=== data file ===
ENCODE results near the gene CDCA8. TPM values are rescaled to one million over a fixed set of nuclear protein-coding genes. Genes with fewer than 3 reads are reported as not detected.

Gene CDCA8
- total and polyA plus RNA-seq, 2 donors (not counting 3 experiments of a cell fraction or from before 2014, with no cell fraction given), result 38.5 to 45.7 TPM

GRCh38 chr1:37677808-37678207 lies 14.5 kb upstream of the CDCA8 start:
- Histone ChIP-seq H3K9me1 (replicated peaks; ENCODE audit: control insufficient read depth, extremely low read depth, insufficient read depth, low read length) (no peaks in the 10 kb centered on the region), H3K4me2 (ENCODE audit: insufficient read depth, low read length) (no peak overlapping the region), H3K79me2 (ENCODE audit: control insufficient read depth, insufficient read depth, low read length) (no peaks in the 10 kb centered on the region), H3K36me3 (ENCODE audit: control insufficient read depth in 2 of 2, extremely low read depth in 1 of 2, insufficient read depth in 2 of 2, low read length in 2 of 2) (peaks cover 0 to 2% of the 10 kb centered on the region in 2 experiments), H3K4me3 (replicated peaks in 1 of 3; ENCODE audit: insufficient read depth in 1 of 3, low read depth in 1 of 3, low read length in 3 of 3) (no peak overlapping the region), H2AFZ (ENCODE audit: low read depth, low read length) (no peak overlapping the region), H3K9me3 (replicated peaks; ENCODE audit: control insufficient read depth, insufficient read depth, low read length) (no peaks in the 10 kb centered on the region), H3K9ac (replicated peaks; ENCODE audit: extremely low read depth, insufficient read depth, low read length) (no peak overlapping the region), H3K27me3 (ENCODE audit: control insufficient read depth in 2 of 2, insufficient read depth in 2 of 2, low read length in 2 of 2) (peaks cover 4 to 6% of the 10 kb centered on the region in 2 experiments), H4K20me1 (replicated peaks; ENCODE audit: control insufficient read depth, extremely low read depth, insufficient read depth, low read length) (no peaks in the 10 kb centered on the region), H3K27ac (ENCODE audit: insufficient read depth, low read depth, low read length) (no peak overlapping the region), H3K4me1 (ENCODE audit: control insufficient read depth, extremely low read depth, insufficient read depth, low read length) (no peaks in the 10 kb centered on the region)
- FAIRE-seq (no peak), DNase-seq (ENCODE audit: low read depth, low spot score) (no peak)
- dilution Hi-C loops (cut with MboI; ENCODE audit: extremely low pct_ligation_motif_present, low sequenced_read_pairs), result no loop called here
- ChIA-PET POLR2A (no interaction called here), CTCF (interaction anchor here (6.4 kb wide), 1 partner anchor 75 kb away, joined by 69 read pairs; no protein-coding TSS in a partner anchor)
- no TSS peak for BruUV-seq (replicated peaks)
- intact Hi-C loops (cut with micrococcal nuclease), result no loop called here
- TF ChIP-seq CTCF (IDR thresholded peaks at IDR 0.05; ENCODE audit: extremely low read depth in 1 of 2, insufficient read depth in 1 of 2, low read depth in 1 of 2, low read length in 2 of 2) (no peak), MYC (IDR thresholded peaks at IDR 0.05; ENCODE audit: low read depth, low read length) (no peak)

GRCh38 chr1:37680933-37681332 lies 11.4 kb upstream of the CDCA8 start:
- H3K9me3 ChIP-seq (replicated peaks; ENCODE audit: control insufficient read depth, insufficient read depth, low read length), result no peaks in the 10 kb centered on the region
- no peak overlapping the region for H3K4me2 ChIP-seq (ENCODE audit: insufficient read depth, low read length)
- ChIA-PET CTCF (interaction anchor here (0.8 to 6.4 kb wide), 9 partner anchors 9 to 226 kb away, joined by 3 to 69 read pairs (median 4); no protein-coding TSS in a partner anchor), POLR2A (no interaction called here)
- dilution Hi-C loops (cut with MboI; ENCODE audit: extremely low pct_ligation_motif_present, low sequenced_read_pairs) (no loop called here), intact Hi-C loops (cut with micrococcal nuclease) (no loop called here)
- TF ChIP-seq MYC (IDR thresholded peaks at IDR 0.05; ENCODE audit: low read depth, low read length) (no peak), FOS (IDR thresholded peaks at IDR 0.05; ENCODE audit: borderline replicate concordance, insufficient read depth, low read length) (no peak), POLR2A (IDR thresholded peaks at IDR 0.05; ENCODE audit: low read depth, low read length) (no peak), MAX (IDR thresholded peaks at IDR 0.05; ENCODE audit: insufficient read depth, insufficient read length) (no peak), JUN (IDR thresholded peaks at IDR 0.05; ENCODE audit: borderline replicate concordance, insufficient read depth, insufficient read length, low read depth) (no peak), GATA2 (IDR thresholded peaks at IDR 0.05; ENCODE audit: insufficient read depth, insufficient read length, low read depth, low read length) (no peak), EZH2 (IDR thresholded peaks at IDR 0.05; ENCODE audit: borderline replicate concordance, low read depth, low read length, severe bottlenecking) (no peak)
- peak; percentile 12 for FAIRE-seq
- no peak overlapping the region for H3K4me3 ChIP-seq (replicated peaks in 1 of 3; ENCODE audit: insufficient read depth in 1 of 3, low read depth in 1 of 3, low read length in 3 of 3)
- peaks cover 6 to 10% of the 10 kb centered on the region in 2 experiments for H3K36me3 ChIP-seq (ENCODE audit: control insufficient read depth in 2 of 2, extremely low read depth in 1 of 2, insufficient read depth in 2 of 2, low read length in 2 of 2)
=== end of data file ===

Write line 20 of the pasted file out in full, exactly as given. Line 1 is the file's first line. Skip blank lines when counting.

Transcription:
- peaks cover 6 to 10% of the 10 kb centered on the region in 2 experiments for H3K36me3 ChIP-seq (ENCODE audit: control insufficient read depth in 2 of 2, extremely low read depth in 1 of 2, insufficient read depth in 2 of 2, low read length in 2 of 2)